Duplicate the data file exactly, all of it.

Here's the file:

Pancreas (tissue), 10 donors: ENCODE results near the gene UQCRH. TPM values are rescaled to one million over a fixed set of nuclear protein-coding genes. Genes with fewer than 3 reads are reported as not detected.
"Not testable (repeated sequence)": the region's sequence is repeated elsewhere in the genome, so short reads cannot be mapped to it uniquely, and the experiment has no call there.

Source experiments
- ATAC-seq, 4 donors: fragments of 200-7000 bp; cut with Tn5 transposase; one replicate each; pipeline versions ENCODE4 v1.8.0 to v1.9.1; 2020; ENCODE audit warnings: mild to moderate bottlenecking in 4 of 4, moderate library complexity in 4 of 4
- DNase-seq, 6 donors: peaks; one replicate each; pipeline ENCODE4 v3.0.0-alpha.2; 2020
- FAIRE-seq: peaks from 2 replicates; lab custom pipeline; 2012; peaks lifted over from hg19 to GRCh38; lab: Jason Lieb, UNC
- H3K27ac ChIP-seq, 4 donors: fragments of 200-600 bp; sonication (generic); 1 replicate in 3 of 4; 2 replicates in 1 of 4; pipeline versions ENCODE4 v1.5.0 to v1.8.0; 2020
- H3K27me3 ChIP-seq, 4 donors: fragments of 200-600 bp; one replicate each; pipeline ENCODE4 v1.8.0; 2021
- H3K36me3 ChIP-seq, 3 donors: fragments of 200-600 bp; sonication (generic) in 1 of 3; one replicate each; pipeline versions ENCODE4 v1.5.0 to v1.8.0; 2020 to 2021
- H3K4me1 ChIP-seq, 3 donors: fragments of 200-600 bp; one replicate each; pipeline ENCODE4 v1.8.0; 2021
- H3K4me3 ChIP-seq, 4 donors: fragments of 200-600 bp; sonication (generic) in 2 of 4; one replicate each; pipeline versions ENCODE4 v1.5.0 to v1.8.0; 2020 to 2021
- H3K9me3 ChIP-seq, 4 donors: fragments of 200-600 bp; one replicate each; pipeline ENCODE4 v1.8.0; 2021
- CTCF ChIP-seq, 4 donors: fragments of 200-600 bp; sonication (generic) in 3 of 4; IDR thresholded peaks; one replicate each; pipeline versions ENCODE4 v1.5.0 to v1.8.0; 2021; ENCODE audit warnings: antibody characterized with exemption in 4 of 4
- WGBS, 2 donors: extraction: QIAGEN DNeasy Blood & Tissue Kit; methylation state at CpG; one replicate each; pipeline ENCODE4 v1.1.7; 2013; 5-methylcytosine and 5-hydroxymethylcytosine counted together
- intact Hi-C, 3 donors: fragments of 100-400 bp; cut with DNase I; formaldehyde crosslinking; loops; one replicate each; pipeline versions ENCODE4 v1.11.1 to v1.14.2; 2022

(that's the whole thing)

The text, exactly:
Pancreas (tissue), 10 donors: ENCODE results near the gene UQCRH. TPM values are rescaled to one million over a fixed set of nuclear protein-coding genes. Genes with fewer than 3 reads are reported as not detected.
"Not testable (repeated sequence)": the region's sequence is repeated elsewhere in the genome, so short reads cannot be mapped to it uniquely, and the experiment has no call there.

Source experiments
- ATAC-seq, 4 donors: fragments of 200-7000 bp; cut with Tn5 transposase; one replicate each; pipeline versions ENCODE4 v1.8.0 to v1.9.1; 2020; ENCODE audit warnings: mild to moderate bottlenecking in 4 of 4, moderate library complexity in 4 of 4
- DNase-seq, 6 donors: peaks; one replicate each; pipeline ENCODE4 v3.0.0-alpha.2; 2020
- FAIRE-seq: peaks from 2 replicates; lab custom pipeline; 2012; peaks lifted over from hg19 to GRCh38; lab: Jason Lieb, UNC
- H3K27ac ChIP-seq, 4 donors: fragments of 200-600 bp; sonication (generic); 1 replicate in 3 of 4; 2 replicates in 1 of 4; pipeline versions ENCODE4 v1.5.0 to v1.8.0; 2020
- H3K27me3 ChIP-seq, 4 donors: fragments of 200-600 bp; one replicate each; pipeline ENCODE4 v1.8.0; 2021
- H3K36me3 ChIP-seq, 3 donors: fragments of 200-600 bp; sonication (generic) in 1 of 3; one replicate each; pipeline versions ENCODE4 v1.5.0 to v1.8.0; 2020 to 2021
- H3K4me1 ChIP-seq, 3 donors: fragments of 200-600 bp; one replicate each; pipeline ENCODE4 v1.8.0; 2021
- H3K4me3 ChIP-seq, 4 donors: fragments of 200-600 bp; sonication (generic) in 2 of 4; one replicate each; pipeline versions ENCODE4 v1.5.0 to v1.8.0; 2020 to 2021
- H3K9me3 ChIP-seq, 4 donors: fragments of 200-600 bp; one replicate each; pipeline ENCODE4 v1.8.0; 2021
- CTCF ChIP-seq, 4 donors: fragments of 200-600 bp; sonication (generic) in 3 of 4; IDR thresholded peaks; one replicate each; pipeline versions ENCODE4 v1.5.0 to v1.8.0; 2021; ENCODE audit warnings: antibody characterized with exemption in 4 of 4
- WGBS, 2 donors: extraction: QIAGEN DNeasy Blood & Tissue Kit; methylation state at CpG; one replicate each; pipeline ENCODE4 v1.1.7; 2013; 5-methylcytosine and 5-hydroxymethylcytosine counted together
- intact Hi-C, 3 donors: fragments of 100-400 bp; cut with DNase I; formaldehyde crosslinking; loops; one replicate each; pipeline versions ENCODE4 v1.11.1 to v1.14.2; 2022